The cage was then lifted using a 650t crane at one end and a 600t crane at the other. Once the cage was vertical, the temporary works support – a steel truss to give the cage stiffness as it is lifted – was removed. The cage was then lowered into the hole and concreted with approximately 550m³ per buttress. SCS also wants to reduce the carbon footprint of the works, so 50% of ground granulated blast furnace slag has been added to the concrete mix, replacing cement.

The decision to move and install the cages in one piece was made when it became apparent that on site splicing – the standard way of joining cages – would be too complicated, and there were safety concerns about connecting the cages.

Züblin lifting and logistics manager Stephen Williams says: “Normally we would join cages together in sections vertically over the hole, and it became apparent we couldn’t do that, for one, because the quantity of steel needed was too great to allow the concrete to flow freely and comply with the specification.”

The splicing is done by Ancon couplers in the cage, which gives very little room for displacement.

Williams continues: “Once we were aware of the engineering issue with the spacing of the concrete – it would have been outside of the specification – we couldn’t guarantee the integrity of the panel. So, once we got to that point, we had to build the cage away from the site, because it had to go in in one piece [fully welded]. So, it was a question of finding where to do it.

“So just by chance, one of the early contractors, CSJV, Costain Skanksa JV, was just about to finish, and one of their yards was located across the road.”

Kavanagh adds: “[The fabrication set up] was never expected. We knew the buttress was going to be a bespoke cage. But until the design was confirmed, we didn’t realise fully what we were up against. We knew it would be circa 70t to 80t, which was manageable. But because of this design and the width of the panels, it just became a monster.”

The heaviest panel includes around 80t of rebar, plus temporary works and a Megashor truss that adds 30t on top of the panel, giving an overall weight of 110t. The Megashor is attached to the top of the cage to stop deflection during lifting from the SPMT transport to the vertical for placement in the hole.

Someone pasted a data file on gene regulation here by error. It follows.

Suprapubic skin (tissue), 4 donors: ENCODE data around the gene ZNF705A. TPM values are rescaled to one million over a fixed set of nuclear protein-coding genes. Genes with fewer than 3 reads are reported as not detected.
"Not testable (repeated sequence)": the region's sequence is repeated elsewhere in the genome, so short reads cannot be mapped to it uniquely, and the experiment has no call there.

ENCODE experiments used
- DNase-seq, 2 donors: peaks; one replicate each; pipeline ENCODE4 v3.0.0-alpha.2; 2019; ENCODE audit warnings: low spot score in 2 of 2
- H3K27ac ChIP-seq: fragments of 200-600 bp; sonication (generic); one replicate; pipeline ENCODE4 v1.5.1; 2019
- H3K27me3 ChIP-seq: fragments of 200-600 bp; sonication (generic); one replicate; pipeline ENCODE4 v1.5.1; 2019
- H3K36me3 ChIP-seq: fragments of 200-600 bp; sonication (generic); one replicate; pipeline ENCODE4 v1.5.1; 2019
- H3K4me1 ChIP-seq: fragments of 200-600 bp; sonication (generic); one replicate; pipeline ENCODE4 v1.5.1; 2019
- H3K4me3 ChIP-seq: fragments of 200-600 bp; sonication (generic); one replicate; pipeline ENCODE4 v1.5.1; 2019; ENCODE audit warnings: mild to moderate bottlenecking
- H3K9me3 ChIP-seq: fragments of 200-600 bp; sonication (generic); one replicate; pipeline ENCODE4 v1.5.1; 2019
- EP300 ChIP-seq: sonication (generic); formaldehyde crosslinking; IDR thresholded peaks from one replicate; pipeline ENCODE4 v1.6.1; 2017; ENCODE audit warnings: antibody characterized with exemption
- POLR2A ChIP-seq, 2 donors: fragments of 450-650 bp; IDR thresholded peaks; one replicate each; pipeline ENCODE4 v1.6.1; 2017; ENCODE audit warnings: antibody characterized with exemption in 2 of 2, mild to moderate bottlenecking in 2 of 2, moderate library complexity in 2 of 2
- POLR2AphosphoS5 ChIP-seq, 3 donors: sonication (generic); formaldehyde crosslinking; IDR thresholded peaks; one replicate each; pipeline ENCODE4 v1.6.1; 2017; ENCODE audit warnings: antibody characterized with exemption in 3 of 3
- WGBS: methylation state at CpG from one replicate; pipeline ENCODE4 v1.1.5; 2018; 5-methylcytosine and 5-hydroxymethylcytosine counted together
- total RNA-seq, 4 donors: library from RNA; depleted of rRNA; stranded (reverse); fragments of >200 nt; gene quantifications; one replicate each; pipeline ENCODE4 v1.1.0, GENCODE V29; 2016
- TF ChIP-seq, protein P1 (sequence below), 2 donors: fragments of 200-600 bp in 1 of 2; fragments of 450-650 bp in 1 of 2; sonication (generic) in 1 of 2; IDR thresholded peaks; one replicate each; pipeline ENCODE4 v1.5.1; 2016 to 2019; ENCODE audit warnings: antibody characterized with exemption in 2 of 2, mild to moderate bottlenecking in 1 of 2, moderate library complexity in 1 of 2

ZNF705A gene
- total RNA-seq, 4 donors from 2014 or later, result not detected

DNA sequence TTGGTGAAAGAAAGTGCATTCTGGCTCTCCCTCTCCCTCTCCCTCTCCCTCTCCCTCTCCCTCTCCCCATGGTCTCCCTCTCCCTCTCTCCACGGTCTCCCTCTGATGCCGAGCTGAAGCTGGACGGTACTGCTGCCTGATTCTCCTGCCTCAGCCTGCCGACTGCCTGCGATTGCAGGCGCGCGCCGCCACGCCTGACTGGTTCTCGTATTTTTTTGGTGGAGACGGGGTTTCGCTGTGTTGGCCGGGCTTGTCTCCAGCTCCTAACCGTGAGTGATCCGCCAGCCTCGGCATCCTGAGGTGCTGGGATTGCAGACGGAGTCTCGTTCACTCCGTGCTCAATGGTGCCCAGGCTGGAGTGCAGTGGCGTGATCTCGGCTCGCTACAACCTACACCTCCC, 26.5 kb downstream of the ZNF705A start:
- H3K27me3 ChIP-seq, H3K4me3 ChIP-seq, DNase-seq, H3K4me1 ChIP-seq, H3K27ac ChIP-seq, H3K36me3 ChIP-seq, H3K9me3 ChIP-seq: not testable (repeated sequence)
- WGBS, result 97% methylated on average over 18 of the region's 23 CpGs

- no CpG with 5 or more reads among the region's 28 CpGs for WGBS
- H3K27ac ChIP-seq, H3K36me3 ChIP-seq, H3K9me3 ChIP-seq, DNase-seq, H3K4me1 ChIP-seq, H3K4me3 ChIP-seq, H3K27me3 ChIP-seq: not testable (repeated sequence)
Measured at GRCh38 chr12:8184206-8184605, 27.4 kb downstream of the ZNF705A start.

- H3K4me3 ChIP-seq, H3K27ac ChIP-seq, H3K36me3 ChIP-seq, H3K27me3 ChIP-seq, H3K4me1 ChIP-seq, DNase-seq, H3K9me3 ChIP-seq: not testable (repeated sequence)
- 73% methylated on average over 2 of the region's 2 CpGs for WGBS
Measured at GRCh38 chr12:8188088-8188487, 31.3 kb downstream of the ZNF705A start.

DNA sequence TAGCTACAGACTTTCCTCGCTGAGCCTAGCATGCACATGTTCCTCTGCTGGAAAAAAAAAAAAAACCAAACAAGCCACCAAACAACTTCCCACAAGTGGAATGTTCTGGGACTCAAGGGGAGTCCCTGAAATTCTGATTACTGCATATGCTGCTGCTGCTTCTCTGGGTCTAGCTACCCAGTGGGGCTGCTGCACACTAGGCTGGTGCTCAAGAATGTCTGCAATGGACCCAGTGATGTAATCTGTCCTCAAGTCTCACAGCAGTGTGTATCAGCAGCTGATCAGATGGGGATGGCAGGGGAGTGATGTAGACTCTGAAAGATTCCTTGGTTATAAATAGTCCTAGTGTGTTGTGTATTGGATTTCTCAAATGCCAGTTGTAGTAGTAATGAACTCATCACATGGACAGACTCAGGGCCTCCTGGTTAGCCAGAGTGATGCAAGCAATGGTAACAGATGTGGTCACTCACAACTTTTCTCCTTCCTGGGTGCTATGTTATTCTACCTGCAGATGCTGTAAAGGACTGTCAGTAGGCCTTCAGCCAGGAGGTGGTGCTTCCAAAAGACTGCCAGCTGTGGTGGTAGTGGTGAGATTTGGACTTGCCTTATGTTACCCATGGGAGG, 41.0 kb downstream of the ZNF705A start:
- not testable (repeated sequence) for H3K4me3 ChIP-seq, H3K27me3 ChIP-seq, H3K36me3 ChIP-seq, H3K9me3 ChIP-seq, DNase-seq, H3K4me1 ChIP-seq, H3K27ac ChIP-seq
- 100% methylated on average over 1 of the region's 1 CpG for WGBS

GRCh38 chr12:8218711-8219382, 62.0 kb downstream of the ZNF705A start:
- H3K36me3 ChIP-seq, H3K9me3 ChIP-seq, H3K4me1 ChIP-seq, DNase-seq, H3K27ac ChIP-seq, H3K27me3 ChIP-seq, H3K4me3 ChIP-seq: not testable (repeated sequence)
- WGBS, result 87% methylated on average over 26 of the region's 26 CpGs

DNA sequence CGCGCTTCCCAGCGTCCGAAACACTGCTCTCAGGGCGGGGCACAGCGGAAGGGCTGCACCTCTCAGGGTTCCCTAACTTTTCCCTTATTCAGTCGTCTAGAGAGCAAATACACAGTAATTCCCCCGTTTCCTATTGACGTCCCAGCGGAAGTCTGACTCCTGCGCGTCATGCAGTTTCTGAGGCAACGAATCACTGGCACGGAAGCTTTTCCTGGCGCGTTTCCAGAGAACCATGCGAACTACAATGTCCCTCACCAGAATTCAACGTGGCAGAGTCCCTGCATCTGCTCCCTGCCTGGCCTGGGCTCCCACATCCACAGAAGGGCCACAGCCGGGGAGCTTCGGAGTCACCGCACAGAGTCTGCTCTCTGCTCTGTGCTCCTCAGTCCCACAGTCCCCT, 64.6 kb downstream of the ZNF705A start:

Kavanagh adds: “The problem with the cages is that practically each cage is bespoke because of the superelevation on the [base] slab. As they are the same cage types, same references, you’d imagine they’d be identical, but they’re not because of the couplers. Every cage is designed separately.”

The weight and size of the rebar also dictated the way the panels had to be installed.

“They’re 50mm bars, and we cannot bend those bars. Let’s say there was a problem with transport, something bent, the cage would never go together.

“So, we were really worried about work done at height and the weights above the workers’ heads. If the splice failed, how would we rejoin and couple them? What was the consequence of them not coming together?” Kavanagh asks.

“It was about health and safety. We risk assessed splicing the cages. We looked at tilting beds – building it on the lifting bed and lifting it off and in.”

However, the structure would have been too big for a tilting bed.

Byrne Looby was engaged to do the temporary works design to verify the easiest way of tilting the cages and lifting them up.

The cages themselves, at one point, were expected to weigh about 120t. Kavanagh explains that the weight was brought down because the manufacturing could be done in “one hit”.

Züblin had finished installing the buttresses by end of August. Once it has completed its work on site, it will hand over to SCS to monitor the structures as excavation proceeds.

“The standard of the cages built on site has been fantastic – better than anything that came out of a factory. We’re really lucky to have had top-class welders and steel fixers involved. The cages came together like a dream,” Kavanagh concludes.

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Nia Kajastie